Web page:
Melancolia

Imagine working as a nurse in a hospice and dealing with dying people all the time while at the same time trying to get over the death of your daughter in a school shooting. Sounds a little like letting a deep wound scab over and then ripping off the scab…over and over. Being in a constant state of pain and not ever healing. Sounds awful, no?

After the tragic death of her daughter during a school shooting, Dolores (Alessandra Rosaldo – Instructions Not Included) works as a nurse at a hospice. It is a physically and emotionally demanding job. On top of that, grieving relatives of her patients often mistreat her.

Grief is something that can wear a person down. Often it is unrelenting. Something you cannot get away from. This is especially true for Dolores. Though it seems like she is making it harder on herself. Like she is punishing herself in a way by being around those who are dying all day long.

Because the issue of school shootings has become so pervasive in society today it is normal that the film world is taking a look at the subject. It is the centrepoint of several films over the last decade. This time it is from the perspective of the mother who is left to deal with the death of her daughter. A character study of a woman who takes care of people who are dying but does not want to deal with her own. Or is afraid to thinking that if she does it will the last bit of her daughter gone.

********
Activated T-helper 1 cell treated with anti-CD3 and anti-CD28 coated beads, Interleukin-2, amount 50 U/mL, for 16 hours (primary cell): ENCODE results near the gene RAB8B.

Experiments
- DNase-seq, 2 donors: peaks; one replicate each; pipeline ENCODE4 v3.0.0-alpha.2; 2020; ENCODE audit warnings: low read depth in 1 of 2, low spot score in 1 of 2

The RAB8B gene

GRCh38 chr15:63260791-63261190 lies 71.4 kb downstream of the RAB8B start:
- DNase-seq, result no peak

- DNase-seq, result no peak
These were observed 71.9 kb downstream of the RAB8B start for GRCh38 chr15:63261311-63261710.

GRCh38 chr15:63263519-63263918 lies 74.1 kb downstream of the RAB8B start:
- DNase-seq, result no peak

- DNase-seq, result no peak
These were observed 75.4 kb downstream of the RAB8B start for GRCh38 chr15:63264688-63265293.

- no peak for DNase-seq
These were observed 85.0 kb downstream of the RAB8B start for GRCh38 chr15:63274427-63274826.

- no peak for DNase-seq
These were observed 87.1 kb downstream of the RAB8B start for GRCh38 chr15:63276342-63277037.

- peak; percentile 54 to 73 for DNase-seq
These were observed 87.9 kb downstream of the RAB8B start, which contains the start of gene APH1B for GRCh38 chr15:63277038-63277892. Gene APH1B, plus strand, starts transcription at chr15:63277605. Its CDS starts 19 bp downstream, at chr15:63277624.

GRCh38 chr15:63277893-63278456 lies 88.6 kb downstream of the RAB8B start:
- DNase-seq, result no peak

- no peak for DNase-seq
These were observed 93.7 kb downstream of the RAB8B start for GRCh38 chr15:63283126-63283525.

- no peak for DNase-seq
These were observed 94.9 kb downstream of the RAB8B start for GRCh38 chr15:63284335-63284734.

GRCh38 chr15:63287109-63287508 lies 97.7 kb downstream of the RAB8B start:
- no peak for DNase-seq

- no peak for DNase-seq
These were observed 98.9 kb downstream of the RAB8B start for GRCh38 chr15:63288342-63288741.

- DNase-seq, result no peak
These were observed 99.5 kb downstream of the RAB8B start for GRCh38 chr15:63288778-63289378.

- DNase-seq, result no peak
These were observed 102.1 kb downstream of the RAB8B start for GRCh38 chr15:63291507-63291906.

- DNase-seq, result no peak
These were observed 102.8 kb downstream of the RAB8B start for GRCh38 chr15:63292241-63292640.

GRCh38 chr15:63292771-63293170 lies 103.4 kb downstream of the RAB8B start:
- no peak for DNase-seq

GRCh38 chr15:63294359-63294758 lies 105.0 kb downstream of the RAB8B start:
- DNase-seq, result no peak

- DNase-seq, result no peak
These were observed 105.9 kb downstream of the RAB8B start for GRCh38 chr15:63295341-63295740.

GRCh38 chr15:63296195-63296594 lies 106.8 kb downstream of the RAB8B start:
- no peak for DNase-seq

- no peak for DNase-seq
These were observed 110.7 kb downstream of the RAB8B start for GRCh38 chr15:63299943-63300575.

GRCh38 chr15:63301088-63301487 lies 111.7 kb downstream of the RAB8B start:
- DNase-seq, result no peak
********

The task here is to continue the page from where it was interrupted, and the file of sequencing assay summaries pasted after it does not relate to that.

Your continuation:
The pacing of Jorge Xolalpa’s film (he wrote it and directed) is slow, but natural feeling due to the nature of the character study. It also brings the viewer into Dolores’s world; one completely ruled by her grief. The more the film goes on you begin to see that Dolores is just like her patients, slipping away from the world a little bit more every day.

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